Native Plant Alternatives to Viburnum dilatatum (Linden Viburnum)
Native Plant Alternatives to Viburnum plicatum (Japanese Snowball)
Native Plant Alternatives to Viburnum opulus (European Cranberrybush)
While every effort has been made to describe these plants accurately, please keep in mind that height, bloom time, and color may differ in various climates. The description of these plants has been written based on numerous outside resources.
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Requirements

Hardiness 8 - 10
Heat Zones 8 - 10
Climate Zones 4, 5, 6, 7, 8, 9, 10, 12, 13, 14, 15, 16, 17, 18, 19, 20, 21, 22, 23, 24
Plant Type Shrubs
Plant Family Adoxaceae
Genus Viburnum
Common names Viburnum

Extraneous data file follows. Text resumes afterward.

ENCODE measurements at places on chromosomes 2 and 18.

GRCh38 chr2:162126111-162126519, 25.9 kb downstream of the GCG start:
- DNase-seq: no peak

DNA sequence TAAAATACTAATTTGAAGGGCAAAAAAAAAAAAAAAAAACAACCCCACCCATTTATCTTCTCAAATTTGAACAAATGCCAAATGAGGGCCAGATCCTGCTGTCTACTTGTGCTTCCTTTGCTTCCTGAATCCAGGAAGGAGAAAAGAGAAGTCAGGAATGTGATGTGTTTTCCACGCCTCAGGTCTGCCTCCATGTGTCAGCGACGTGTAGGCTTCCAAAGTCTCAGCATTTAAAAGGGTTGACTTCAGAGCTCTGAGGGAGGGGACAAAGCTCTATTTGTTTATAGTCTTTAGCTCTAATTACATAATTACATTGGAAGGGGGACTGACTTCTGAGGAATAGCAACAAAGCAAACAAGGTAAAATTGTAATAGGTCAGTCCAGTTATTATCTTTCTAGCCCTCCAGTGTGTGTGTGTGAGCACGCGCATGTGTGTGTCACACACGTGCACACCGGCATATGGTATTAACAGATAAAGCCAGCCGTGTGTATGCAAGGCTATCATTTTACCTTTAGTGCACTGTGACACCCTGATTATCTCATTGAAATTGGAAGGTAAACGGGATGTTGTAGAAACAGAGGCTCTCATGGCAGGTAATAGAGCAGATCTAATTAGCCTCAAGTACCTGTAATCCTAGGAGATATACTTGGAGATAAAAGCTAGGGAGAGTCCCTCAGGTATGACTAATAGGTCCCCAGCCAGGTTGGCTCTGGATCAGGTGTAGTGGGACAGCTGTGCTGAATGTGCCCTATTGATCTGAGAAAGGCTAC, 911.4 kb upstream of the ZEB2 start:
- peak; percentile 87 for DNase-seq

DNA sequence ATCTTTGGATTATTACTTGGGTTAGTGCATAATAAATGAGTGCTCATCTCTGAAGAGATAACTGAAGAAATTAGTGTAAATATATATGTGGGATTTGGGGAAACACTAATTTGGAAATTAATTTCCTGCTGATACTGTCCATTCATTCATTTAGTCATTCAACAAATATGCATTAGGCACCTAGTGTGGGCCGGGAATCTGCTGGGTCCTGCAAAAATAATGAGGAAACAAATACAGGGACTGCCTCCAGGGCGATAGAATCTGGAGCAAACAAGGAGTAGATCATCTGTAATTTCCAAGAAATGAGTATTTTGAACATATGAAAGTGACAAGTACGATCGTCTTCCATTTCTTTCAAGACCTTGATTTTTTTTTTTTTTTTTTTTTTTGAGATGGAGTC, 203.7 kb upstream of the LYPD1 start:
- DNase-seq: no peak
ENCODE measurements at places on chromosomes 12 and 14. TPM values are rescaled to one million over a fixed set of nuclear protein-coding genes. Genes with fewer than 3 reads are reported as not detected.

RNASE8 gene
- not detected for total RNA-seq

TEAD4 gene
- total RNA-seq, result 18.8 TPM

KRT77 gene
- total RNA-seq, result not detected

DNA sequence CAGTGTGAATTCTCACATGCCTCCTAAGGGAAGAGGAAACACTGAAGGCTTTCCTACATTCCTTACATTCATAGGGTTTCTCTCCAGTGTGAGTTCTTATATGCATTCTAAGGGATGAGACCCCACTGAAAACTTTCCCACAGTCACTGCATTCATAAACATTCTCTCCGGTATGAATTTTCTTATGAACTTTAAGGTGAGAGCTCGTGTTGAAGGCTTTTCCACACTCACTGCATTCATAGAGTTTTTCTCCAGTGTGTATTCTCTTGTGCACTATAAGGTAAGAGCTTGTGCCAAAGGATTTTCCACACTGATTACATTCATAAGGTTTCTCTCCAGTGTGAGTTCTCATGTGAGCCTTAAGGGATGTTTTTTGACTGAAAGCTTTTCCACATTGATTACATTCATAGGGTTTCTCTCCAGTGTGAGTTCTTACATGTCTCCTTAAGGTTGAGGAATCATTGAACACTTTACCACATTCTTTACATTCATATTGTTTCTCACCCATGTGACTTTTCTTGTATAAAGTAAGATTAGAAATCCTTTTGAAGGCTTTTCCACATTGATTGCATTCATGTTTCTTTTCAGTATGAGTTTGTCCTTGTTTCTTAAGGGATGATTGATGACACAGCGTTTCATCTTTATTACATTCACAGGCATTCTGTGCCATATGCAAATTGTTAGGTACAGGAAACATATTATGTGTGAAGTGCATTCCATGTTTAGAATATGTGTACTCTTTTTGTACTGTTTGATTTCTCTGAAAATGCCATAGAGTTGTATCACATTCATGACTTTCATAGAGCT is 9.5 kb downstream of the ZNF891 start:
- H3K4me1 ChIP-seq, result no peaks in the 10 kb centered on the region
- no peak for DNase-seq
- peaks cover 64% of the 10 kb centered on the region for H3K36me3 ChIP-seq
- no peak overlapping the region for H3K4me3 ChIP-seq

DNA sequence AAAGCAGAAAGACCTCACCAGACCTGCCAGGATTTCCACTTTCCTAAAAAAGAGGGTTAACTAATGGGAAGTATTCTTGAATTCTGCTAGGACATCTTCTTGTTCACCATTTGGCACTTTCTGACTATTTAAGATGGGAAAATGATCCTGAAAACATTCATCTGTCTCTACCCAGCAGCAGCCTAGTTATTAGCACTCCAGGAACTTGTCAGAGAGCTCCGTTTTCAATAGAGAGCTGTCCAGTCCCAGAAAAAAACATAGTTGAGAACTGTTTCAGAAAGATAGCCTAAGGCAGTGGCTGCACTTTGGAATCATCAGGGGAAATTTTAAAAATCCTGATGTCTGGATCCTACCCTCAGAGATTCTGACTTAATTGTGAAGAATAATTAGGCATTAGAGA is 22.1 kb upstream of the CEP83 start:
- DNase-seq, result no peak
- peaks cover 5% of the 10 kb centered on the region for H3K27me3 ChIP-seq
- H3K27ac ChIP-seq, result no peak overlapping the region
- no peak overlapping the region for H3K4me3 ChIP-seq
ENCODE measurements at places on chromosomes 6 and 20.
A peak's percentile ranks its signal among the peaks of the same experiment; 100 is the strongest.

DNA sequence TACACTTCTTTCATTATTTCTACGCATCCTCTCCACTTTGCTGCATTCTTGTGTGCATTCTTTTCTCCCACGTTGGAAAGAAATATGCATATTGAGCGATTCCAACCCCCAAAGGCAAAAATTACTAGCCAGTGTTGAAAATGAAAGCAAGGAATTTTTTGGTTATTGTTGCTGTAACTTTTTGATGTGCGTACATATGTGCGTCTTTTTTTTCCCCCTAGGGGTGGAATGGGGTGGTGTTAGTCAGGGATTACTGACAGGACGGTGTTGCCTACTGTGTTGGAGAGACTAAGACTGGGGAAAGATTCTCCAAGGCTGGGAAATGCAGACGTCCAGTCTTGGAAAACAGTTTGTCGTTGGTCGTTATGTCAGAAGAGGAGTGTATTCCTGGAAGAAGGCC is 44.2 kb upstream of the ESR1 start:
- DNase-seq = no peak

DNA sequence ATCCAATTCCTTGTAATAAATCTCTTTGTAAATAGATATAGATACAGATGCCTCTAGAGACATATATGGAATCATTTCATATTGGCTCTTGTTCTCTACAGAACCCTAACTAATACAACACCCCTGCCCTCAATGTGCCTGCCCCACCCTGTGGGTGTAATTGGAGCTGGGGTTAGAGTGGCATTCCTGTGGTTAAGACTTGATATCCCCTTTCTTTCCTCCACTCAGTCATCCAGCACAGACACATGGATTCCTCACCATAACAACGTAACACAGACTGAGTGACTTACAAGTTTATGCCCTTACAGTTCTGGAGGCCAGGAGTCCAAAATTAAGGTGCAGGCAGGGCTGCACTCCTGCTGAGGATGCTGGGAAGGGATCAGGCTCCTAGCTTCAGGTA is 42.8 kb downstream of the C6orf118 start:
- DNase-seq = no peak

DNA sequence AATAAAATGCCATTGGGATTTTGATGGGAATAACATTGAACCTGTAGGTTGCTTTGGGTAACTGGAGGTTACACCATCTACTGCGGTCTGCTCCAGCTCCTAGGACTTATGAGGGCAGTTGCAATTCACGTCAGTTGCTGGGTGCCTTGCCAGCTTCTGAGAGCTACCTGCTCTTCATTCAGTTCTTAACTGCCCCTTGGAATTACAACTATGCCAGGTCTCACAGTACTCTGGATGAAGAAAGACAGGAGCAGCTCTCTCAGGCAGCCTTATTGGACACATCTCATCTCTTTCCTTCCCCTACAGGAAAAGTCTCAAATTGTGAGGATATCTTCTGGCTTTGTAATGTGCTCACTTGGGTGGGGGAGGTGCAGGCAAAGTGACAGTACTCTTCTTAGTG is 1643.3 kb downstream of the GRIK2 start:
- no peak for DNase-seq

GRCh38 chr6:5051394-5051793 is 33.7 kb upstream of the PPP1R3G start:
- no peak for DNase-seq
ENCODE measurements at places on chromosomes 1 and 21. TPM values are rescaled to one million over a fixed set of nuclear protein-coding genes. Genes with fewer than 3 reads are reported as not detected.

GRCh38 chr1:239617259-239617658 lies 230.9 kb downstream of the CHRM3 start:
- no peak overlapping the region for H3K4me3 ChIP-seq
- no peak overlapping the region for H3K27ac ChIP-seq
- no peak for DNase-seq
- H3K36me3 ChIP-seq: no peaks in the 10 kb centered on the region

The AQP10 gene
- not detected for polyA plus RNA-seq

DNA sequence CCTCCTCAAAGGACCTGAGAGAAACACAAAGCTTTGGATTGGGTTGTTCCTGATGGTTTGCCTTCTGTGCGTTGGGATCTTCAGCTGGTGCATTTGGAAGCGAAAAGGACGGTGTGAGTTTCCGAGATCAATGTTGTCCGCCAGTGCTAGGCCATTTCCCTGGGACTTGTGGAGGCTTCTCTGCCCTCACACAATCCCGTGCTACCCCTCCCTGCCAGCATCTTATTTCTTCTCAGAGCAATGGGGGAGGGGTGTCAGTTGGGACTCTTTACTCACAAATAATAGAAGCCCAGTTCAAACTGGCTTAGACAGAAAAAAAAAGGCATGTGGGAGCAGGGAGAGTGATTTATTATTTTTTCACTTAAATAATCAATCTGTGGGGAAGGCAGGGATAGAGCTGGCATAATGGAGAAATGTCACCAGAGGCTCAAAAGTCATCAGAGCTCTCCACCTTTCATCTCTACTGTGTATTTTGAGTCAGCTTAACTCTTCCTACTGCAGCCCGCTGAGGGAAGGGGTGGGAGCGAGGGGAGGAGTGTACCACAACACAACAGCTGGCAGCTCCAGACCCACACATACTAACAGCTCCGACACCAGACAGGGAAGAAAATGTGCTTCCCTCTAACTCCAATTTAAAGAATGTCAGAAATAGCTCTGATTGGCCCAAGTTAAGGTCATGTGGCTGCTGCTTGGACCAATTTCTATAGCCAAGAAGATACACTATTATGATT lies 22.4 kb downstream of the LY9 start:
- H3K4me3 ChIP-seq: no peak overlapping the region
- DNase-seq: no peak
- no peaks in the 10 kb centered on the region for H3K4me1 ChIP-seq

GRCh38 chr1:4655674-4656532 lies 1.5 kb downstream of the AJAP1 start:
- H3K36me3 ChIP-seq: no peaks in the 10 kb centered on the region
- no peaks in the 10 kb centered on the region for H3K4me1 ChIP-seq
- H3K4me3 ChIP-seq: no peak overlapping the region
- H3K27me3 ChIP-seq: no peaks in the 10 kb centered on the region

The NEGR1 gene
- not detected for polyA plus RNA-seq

Exposure Full Sun, Partial Sun
Season of Interest Spring (Early, Mid, Late)
Summer (Early, Mid, Late)
Fall
Winter
Height 6' - 12'
(180cm - 3.7m)
Spread 6' - 10'
(180cm - 3m)
Spacing 72" - 120"
(180cm - 3m)
Maintenance Low
Water Needs Average
Soil Type Chalk, Clay, Loam, Sand
Soil pH Acid, Neutral
Soil Drainage Moist but Well-Drained, Well-Drained
Characteristics Showy, Evergreen, Fruit & Berries
Tolerance Drought, Deer
Attracts Bees, Birds, Butterflies
Garden Uses Beds And Borders, Hedges And Screens, Wall-Side Borders
Garden Styles Informal and Cottage, Traditional Garden
How Many Plants
Do I Need?
Guides with
Viburnum
Not sure which Viburnum to pick?
Compare Now